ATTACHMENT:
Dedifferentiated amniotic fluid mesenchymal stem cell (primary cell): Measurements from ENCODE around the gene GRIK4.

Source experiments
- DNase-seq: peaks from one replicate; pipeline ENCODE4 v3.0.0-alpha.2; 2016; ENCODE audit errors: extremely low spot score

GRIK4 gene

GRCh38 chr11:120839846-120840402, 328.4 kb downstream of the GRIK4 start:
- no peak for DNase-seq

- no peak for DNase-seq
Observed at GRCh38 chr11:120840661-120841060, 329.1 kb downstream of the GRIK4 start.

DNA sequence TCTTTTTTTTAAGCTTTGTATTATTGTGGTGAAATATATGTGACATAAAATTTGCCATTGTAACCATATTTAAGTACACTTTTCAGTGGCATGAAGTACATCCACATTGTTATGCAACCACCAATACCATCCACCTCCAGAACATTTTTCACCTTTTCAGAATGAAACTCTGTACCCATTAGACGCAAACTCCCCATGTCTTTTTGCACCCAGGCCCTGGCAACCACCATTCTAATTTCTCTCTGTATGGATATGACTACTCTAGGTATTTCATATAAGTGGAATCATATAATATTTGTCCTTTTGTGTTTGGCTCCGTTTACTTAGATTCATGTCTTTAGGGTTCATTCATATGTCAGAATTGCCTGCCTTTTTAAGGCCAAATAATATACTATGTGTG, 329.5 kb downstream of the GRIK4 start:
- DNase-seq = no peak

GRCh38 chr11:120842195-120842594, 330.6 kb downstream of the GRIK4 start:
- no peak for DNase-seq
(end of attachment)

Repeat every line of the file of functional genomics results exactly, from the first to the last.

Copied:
Dedifferentiated amniotic fluid mesenchymal stem cell (primary cell): Measurements from ENCODE around the gene GRIK4.

Source experiments
- DNase-seq: peaks from one replicate; pipeline ENCODE4 v3.0.0-alpha.2; 2016; ENCODE audit errors: extremely low spot score

GRIK4 gene

GRCh38 chr11:120839846-120840402, 328.4 kb downstream of the GRIK4 start:
- no peak for DNase-seq

- no peak for DNase-seq
Observed at GRCh38 chr11:120840661-120841060, 329.1 kb downstream of the GRIK4 start.

DNA sequence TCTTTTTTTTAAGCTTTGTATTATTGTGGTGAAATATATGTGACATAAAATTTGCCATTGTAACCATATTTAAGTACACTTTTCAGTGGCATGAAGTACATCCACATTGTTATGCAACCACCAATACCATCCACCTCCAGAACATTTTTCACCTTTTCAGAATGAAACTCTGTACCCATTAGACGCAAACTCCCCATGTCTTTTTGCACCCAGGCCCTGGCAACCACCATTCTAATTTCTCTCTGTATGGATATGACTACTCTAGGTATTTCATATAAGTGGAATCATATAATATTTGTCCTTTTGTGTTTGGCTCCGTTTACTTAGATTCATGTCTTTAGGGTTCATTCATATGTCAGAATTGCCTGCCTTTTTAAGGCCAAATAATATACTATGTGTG, 329.5 kb downstream of the GRIK4 start:
- DNase-seq = no peak

GRCh38 chr11:120842195-120842594, 330.6 kb downstream of the GRIK4 start:
- no peak for DNase-seq